In particular, I would have to say that my emphasis on the legs in backbending, coupled with my repetition of Pasasana in my home practice (usually about three times), has served to strengthen my legs and more importantly, to increase my muscular endurance. When you think about what Pasasana is - a deep, deep, squat plus a twist - it seems like a really important posture for prepping for a ski vacation.

I'm going to bathe now, and maybe do some Sun Sals. I will try to do a full practice at least one day this week. But I am not going to worry about it. That would be counterproductive, no?

YC

Saturday, February 16, 2008

Aspen Day 1 - The Snowstorm Sweepstakes begins...


Here is the view from the condo we rented for the week. Unfortunately, Aspen looks a bit bleak right now. It doesn't always look this bleak. When we deplaned early this morning, the sky was a bright cerulean blue, and the sun was so warm that we were overdressed on our ski jackets and jeans.

But now it's four fifteen in the afternoon here in the Colorado Rockies, and the bleak, white light pictured is actually good news. It means that it's about to start snowing. And if like the YC family, you are here for the powder, then that is exactly what you want to happen every day between the time the lifts close at around 4 and when the lifts open again in the morning.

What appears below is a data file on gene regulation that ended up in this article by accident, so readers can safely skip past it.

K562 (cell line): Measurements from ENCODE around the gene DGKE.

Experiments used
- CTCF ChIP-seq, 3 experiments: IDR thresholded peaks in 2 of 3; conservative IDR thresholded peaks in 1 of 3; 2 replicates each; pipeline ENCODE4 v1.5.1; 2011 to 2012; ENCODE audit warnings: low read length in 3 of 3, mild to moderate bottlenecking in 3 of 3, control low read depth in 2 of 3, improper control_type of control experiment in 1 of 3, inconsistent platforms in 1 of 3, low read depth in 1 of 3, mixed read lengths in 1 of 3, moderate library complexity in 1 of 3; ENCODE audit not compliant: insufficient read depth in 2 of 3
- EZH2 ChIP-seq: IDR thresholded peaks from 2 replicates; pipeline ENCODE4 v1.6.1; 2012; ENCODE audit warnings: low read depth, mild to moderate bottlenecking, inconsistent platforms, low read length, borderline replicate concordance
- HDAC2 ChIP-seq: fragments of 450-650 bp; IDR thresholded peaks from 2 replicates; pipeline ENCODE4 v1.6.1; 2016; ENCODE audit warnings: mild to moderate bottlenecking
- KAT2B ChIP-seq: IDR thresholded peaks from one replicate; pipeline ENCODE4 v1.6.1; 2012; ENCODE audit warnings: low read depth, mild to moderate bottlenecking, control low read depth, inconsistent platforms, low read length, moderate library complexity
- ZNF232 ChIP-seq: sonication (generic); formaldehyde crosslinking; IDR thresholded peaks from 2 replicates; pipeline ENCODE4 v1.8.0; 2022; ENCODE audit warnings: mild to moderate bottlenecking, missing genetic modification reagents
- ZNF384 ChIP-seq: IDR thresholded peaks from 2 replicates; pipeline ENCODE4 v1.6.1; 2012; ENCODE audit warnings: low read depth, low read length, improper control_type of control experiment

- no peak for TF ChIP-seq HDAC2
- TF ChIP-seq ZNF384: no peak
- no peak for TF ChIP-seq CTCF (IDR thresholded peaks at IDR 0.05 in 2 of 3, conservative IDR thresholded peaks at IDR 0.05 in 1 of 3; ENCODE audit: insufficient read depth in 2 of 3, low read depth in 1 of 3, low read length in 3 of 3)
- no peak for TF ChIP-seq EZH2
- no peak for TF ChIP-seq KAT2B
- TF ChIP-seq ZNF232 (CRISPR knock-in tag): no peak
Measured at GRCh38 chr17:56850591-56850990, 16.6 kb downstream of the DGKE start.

I've been spending a week or so out west since I was about 25 (give or take a couple of years in the middle when I was either pregnant, or my children were simply too young to partake, by which I mean, under the age of two). This was when the husband and I started dating, and he insisted that I learn to ski. I wasn't going to argue this point. I had always wanted to ski. Alas, I do not come from a family of skiiers, and when there were high school ski trips, my parents wouldn't let me go. I can't say I blame them. I seriously dread the day when I get that first handout from the high school ski club, inviting my child to ski...without me. I got engaged on a ski slope in Telluride, Colorado. I spent half of my honeymoon skiing in Lake Tahoe. And I even skiied when I was in the middle of chemo, in between treatment cycles, although that year we stayed on the east coast, in Vermont.